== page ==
On my 1st patrol, I was the phone talker for LL machinery space when we had to snorkel. And on sea trials out of Rota, Spain, we had to snorkel. Not sure what happened, but somehow got water in the diesel as
MM2(SS) John Spinelli tried to start it. Some strong words came over the sound powered phone circuit from the Captain about "get that diesel running." Spinelli did some magic, opening some valves here and there on the
monstrous engine and gave it another start. This yielded a deafening "bam, bam, bam" followed by fire and flame shooting out the tops of each cylinder. You know, that flame had very little room to go and I remember me diving for cover under the trim and drain pump. In short order, all was well and the diesel was humming along. Spinelli looked at me and said "Now that's how you emergency start a diesel ... but you didn't see any of that, did you?" |
Even today, I look at the sketch of the diesel, and I can still see those ribbons of flame bouncing off the overhead.
Larry W. Lambert, ETR2(SS), Gold
67-70: In Paul's sketch, when he
drew the After Auxiliary Machinery Space (ULAMS), he was standing almost exactly in front of the ASW elbow
involved the only "for-real" flooding casualty I was ever involved in.
I was the ULAMS watchstander during a Med patrol in the late sixties on Gold Crew. Suddenly there was a monstrous roar and the compartment instantly filled with fine particles and water mist so thick you couldn't see ten feet. Because we were at 300 feet or so during a deep dive following refit, I reasoned (fortunately) that we were taking on water under pressure from somewhere in the compartment. I hit the collision alarm (flooding alarm when submerged) for three seconds, then grabbed the phone to report forward over the 1MC "flooding in AMS."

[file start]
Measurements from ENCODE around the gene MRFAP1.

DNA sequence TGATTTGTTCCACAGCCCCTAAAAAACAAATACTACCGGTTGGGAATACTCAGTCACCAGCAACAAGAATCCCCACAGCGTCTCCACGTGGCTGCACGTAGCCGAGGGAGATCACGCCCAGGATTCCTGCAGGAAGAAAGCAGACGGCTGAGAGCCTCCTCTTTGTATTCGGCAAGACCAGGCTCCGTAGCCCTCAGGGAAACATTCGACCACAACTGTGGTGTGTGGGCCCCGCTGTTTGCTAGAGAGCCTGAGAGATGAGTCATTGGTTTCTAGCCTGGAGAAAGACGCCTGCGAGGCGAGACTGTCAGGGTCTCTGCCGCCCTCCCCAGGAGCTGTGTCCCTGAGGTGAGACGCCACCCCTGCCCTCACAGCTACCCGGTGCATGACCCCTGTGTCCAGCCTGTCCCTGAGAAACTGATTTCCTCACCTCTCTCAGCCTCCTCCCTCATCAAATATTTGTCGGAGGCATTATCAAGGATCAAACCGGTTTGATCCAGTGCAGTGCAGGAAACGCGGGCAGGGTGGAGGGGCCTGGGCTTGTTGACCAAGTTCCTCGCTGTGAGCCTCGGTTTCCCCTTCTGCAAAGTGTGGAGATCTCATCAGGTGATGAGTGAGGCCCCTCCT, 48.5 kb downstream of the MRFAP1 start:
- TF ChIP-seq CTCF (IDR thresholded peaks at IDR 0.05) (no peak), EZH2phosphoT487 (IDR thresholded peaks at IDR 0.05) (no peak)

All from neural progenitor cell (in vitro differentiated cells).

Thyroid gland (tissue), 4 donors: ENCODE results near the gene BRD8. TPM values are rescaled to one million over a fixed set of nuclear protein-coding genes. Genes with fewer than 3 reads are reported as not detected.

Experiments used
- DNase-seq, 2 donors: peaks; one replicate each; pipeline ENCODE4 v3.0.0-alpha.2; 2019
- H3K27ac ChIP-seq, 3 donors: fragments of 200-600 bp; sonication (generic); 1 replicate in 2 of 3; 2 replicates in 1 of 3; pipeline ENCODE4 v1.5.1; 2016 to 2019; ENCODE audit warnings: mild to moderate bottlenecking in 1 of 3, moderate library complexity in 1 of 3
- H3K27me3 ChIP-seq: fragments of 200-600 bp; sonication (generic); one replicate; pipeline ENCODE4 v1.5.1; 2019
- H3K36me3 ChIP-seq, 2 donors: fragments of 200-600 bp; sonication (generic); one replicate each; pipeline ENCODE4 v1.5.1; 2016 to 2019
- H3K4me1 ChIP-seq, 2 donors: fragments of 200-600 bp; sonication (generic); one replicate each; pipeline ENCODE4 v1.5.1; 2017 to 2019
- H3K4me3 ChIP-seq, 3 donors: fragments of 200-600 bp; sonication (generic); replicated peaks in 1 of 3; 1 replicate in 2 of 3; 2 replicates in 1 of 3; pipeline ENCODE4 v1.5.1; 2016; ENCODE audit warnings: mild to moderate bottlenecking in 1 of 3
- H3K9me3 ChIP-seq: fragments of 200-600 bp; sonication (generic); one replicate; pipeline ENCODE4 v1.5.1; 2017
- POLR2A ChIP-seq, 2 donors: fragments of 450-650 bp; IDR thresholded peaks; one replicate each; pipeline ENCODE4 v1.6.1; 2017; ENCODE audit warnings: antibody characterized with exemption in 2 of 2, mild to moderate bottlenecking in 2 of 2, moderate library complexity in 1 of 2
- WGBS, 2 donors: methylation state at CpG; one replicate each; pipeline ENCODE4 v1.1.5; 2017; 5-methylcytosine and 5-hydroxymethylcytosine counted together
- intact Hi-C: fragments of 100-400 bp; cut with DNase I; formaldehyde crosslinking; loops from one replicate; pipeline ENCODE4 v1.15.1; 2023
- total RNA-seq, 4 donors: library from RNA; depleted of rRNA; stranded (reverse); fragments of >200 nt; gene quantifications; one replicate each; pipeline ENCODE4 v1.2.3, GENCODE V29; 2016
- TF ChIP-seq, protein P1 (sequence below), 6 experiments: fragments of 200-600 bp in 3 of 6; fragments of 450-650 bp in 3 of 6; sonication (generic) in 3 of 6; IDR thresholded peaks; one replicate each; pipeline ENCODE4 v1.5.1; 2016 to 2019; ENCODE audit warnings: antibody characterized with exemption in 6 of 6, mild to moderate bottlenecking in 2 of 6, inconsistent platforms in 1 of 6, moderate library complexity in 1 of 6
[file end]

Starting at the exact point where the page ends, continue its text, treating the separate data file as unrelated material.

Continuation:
I found out later that nobody heard the verbal report about where the flooding was because it was drowned out by the roar. Nonetheless, everybody on-board heard the collision alarm and immediately buttoned the boat up tight. I was standing next to the ladder by the workbench at the aft end of the compartment and didn't even have time to get to the Engine Room door (maybe six feet away) before someone on the other side had it shut and dogged. The boat immediately came to periscope depth and the engine room by then had cut in internal salvage air. I suspect they had already reported forward what the effected compartment was.
After everything was sorted out, we discovered that what blew was a three or four inch cooling water ASW elbow forward on the port side of the engine.
The LLAMS watchstander was at the sample station (forward starboard) and the jet of water shot across directly in front of the engine, trapping him on the small platform in front of the valve station. He couldn't go anywhere without risking serious injury or loss of a leg. The water hit the curved hull on the starboard side ripping the insulation off and sending it throughout the compartment (hence the fine mist and particles). We later learned that that particular elbow was the only hull fitting on the boat that was not SubSafe. Looking at it later, I remember it being opened up like a tulip.
Rehmus,ET1(SS), Gold 65-67:
My normal watch station,
coming out of the yards in 1966 was the ULAMS. The boat had received
the SubSafe package which included the emergency blow system. First
test off the Farallons. We are down at test depth (I think) and a
bunch of us including quite a few yard-types were watching the aft
blow valves with real interest. Boom, off they go. But only the aft
group. We ended up with a serious down-bubble after that one. It
worked OK the next time. And the HP air line made a great bar to chin
on as it crossed the middle passageway over the breaker panels.